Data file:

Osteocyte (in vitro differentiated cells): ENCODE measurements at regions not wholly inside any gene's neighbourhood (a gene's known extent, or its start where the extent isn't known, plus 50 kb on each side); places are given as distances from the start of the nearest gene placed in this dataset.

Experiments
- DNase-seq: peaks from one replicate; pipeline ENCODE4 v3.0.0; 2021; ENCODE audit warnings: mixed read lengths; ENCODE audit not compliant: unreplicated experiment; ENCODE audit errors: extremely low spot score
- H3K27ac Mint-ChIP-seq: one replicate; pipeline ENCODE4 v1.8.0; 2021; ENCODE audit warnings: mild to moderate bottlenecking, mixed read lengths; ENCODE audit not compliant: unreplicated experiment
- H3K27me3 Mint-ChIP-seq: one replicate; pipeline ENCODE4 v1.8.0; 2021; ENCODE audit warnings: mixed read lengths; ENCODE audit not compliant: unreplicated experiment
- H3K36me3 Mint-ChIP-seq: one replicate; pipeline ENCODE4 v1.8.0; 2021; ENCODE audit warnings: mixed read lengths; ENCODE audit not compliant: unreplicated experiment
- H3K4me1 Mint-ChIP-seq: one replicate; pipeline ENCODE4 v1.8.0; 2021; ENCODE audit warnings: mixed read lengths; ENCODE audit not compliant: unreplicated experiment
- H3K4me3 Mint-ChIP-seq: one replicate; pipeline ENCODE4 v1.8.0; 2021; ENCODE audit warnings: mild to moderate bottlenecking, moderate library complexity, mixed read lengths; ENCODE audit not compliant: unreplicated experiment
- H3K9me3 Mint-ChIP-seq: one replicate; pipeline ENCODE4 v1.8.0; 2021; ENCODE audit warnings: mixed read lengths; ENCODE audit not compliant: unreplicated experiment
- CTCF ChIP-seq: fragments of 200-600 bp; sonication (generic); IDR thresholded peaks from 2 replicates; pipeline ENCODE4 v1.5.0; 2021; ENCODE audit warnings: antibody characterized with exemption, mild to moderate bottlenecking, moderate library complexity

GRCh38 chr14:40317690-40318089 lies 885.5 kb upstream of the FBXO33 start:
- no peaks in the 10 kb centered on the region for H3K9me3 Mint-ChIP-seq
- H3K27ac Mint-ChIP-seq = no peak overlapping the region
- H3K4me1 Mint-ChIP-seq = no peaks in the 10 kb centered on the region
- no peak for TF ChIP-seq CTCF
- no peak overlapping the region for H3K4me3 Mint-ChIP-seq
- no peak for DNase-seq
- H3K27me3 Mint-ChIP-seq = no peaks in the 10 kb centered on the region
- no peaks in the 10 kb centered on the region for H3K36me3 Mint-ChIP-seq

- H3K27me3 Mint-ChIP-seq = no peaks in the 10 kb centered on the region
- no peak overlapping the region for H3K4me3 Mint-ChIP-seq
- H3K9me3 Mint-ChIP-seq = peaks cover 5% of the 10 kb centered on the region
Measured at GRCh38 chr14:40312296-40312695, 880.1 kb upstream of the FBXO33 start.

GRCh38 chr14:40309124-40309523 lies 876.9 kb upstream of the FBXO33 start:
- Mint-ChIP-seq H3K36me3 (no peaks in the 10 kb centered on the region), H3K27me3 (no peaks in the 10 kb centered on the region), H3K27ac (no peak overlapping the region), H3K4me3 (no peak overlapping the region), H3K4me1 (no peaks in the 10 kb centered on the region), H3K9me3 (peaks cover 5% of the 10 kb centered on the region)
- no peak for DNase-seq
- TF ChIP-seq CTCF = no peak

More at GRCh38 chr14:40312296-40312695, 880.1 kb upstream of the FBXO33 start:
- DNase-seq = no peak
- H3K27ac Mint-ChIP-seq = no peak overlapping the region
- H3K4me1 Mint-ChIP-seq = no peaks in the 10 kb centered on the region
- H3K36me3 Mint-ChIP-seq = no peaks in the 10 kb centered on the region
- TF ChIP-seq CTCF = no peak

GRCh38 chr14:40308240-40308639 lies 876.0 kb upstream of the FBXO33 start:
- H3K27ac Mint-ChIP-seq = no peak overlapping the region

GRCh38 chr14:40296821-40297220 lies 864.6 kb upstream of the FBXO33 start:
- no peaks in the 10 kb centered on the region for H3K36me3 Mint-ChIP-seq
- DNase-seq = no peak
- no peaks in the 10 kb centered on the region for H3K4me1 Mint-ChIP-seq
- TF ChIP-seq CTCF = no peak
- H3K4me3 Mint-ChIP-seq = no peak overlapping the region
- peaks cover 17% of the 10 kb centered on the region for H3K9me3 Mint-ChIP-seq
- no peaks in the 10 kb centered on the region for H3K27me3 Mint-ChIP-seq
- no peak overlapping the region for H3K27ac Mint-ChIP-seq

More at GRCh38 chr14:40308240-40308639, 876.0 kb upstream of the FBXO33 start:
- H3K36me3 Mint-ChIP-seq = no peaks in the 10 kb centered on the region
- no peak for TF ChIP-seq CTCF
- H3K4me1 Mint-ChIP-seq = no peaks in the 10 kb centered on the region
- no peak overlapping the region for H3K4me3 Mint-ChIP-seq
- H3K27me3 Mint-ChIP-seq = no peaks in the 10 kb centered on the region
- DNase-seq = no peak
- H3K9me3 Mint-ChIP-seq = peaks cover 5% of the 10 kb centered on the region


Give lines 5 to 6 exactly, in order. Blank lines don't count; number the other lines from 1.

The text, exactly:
- H3K27me3 Mint-ChIP-seq: one replicate; pipeline ENCODE4 v1.8.0; 2021; ENCODE audit warnings: mixed read lengths; ENCODE audit not compliant: unreplicated experiment
- H3K36me3 Mint-ChIP-seq: one replicate; pipeline ENCODE4 v1.8.0; 2021; ENCODE audit warnings: mixed read lengths; ENCODE audit not compliant: unreplicated experiment